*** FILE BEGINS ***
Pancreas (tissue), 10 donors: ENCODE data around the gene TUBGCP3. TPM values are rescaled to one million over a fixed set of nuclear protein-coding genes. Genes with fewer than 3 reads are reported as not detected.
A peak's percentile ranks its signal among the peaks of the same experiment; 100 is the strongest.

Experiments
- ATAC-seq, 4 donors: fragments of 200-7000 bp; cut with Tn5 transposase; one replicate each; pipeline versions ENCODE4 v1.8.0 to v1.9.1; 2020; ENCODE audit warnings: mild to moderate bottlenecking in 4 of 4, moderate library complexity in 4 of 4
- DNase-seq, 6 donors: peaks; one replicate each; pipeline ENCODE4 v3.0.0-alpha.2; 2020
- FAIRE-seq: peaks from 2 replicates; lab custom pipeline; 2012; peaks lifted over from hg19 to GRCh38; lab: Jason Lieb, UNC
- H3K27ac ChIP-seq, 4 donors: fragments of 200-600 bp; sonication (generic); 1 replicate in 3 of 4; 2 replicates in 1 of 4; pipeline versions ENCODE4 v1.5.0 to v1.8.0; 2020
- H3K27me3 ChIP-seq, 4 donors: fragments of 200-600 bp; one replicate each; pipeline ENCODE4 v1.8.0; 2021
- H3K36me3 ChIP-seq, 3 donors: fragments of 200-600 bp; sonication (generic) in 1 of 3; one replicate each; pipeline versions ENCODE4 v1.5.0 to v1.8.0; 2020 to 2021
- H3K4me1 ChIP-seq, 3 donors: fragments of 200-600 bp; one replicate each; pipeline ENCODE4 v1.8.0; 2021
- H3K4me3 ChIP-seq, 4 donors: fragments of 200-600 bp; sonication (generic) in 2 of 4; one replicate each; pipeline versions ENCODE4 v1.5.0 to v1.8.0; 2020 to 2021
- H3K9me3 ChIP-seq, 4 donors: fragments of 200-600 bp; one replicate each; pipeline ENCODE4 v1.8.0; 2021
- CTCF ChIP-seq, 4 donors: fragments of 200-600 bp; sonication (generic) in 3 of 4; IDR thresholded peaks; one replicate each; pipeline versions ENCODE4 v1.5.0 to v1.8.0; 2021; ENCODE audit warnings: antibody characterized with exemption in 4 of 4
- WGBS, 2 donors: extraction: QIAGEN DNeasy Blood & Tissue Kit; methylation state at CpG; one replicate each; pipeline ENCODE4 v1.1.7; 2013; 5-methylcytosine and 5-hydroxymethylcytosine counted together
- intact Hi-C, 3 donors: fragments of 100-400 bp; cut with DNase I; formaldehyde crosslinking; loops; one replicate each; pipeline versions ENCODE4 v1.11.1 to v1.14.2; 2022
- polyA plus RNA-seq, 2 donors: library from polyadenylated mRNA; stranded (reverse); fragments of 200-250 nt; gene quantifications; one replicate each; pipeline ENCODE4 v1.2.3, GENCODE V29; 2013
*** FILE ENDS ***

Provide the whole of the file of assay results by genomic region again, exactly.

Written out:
Pancreas (tissue), 10 donors: ENCODE data around the gene TUBGCP3. TPM values are rescaled to one million over a fixed set of nuclear protein-coding genes. Genes with fewer than 3 reads are reported as not detected.
A peak's percentile ranks its signal among the peaks of the same experiment; 100 is the strongest.

Experiments
- ATAC-seq, 4 donors: fragments of 200-7000 bp; cut with Tn5 transposase; one replicate each; pipeline versions ENCODE4 v1.8.0 to v1.9.1; 2020; ENCODE audit warnings: mild to moderate bottlenecking in 4 of 4, moderate library complexity in 4 of 4
- DNase-seq, 6 donors: peaks; one replicate each; pipeline ENCODE4 v3.0.0-alpha.2; 2020
- FAIRE-seq: peaks from 2 replicates; lab custom pipeline; 2012; peaks lifted over from hg19 to GRCh38; lab: Jason Lieb, UNC
- H3K27ac ChIP-seq, 4 donors: fragments of 200-600 bp; sonication (generic); 1 replicate in 3 of 4; 2 replicates in 1 of 4; pipeline versions ENCODE4 v1.5.0 to v1.8.0; 2020
- H3K27me3 ChIP-seq, 4 donors: fragments of 200-600 bp; one replicate each; pipeline ENCODE4 v1.8.0; 2021
- H3K36me3 ChIP-seq, 3 donors: fragments of 200-600 bp; sonication (generic) in 1 of 3; one replicate each; pipeline versions ENCODE4 v1.5.0 to v1.8.0; 2020 to 2021
- H3K4me1 ChIP-seq, 3 donors: fragments of 200-600 bp; one replicate each; pipeline ENCODE4 v1.8.0; 2021
- H3K4me3 ChIP-seq, 4 donors: fragments of 200-600 bp; sonication (generic) in 2 of 4; one replicate each; pipeline versions ENCODE4 v1.5.0 to v1.8.0; 2020 to 2021
- H3K9me3 ChIP-seq, 4 donors: fragments of 200-600 bp; one replicate each; pipeline ENCODE4 v1.8.0; 2021
- CTCF ChIP-seq, 4 donors: fragments of 200-600 bp; sonication (generic) in 3 of 4; IDR thresholded peaks; one replicate each; pipeline versions ENCODE4 v1.5.0 to v1.8.0; 2021; ENCODE audit warnings: antibody characterized with exemption in 4 of 4
- WGBS, 2 donors: extraction: QIAGEN DNeasy Blood & Tissue Kit; methylation state at CpG; one replicate each; pipeline ENCODE4 v1.1.7; 2013; 5-methylcytosine and 5-hydroxymethylcytosine counted together
- intact Hi-C, 3 donors: fragments of 100-400 bp; cut with DNase I; formaldehyde crosslinking; loops; one replicate each; pipeline versions ENCODE4 v1.11.1 to v1.14.2; 2022
- polyA plus RNA-seq, 2 donors: library from polyadenylated mRNA; stranded (reverse); fragments of 200-250 nt; gene quantifications; one replicate each; pipeline ENCODE4 v1.2.3, GENCODE V29; 2013